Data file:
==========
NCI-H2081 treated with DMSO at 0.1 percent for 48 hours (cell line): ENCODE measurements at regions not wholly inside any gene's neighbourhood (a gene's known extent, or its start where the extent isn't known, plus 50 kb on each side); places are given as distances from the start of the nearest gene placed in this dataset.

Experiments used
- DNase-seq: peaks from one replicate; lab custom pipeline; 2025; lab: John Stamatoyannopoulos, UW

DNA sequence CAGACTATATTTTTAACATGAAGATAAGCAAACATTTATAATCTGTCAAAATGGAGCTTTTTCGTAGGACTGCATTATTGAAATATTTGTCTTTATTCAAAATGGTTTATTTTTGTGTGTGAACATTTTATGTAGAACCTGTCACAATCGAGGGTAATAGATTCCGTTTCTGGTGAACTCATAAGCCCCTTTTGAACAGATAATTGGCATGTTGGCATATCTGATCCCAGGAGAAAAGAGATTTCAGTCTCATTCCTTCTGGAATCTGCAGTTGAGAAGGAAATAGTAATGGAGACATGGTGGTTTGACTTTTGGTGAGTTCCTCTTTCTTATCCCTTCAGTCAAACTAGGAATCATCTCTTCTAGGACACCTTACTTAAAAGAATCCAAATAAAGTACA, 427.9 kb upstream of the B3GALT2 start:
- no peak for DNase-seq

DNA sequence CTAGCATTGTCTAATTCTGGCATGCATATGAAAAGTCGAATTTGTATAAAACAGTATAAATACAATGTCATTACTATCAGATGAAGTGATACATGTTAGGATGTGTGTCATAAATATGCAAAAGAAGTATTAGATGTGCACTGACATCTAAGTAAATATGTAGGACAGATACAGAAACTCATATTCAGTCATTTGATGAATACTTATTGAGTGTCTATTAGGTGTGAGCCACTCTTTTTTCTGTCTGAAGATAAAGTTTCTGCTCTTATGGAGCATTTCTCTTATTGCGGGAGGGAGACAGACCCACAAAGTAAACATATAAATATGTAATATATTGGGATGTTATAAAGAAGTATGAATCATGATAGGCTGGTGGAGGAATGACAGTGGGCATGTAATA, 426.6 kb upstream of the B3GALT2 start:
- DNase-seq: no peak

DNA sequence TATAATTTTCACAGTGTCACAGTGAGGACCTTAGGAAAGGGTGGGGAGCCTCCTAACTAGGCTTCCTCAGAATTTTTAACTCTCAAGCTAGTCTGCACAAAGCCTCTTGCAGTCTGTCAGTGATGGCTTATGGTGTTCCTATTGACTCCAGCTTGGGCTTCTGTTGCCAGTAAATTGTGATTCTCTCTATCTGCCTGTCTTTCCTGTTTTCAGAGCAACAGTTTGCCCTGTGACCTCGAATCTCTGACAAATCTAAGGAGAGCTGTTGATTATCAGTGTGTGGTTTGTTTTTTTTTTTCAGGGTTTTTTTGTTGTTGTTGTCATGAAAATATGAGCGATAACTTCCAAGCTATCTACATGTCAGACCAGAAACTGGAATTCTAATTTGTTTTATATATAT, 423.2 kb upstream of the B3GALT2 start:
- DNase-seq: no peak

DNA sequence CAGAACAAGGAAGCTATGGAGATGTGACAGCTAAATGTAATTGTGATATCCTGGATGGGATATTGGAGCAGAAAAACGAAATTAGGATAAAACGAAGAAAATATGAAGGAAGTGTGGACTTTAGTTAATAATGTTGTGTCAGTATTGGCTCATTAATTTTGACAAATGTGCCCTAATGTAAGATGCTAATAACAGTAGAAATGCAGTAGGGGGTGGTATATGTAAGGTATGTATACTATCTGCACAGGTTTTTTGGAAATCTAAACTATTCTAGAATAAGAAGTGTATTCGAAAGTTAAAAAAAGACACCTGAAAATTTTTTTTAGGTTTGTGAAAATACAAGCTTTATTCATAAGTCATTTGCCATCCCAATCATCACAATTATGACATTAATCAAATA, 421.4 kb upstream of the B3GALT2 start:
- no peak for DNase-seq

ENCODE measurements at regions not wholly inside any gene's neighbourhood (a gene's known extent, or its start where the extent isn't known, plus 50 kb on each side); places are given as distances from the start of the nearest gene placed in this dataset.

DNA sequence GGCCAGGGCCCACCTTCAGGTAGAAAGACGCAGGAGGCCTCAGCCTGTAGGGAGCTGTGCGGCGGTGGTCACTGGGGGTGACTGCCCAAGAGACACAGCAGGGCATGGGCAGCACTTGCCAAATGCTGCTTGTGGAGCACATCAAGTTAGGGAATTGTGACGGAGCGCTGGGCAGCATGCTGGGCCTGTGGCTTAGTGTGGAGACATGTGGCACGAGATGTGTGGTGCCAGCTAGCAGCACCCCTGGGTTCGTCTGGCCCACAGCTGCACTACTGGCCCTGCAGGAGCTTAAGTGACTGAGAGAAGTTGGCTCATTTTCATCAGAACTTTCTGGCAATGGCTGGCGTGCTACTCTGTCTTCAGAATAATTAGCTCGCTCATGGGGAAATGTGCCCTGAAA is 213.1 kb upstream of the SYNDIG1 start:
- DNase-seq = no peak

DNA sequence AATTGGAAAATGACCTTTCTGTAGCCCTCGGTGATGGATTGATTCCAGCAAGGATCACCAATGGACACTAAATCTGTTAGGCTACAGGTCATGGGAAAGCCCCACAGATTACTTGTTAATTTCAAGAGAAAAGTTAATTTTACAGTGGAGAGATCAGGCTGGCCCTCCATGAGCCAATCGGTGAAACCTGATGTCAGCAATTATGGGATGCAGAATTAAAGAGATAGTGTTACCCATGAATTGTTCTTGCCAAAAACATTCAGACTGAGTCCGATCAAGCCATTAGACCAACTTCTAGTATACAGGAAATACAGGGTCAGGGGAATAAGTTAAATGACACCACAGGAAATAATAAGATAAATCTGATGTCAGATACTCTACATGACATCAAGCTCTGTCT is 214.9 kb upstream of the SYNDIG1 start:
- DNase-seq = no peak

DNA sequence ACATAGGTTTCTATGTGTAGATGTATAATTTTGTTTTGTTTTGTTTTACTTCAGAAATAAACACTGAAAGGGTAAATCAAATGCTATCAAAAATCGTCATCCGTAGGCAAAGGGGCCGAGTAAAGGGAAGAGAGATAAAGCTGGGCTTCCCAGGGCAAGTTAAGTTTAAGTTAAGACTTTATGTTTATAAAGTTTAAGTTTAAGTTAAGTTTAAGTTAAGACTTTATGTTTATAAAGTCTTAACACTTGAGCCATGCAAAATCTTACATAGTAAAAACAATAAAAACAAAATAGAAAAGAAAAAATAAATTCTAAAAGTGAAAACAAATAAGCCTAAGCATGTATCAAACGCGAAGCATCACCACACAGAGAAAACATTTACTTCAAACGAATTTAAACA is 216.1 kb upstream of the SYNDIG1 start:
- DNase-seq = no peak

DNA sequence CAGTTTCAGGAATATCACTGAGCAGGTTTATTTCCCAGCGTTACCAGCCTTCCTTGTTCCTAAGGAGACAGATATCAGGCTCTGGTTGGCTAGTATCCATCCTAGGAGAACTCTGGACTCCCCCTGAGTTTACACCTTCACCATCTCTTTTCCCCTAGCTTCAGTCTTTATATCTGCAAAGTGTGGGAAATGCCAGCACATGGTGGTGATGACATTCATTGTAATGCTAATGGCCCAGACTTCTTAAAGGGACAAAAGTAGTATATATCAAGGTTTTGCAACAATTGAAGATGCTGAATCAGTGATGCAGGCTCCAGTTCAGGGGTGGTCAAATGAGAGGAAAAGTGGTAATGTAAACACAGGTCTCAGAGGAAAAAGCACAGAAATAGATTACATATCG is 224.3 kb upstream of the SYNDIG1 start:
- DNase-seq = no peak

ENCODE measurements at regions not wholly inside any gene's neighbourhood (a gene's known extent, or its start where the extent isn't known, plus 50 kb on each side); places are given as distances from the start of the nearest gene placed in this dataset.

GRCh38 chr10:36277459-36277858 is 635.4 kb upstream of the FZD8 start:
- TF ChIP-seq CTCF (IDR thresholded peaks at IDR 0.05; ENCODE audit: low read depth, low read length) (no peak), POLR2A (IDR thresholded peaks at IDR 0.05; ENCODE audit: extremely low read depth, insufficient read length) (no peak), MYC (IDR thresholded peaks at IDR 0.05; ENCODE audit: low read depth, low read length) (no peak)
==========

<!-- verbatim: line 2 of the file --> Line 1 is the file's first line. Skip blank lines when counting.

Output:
Experiments used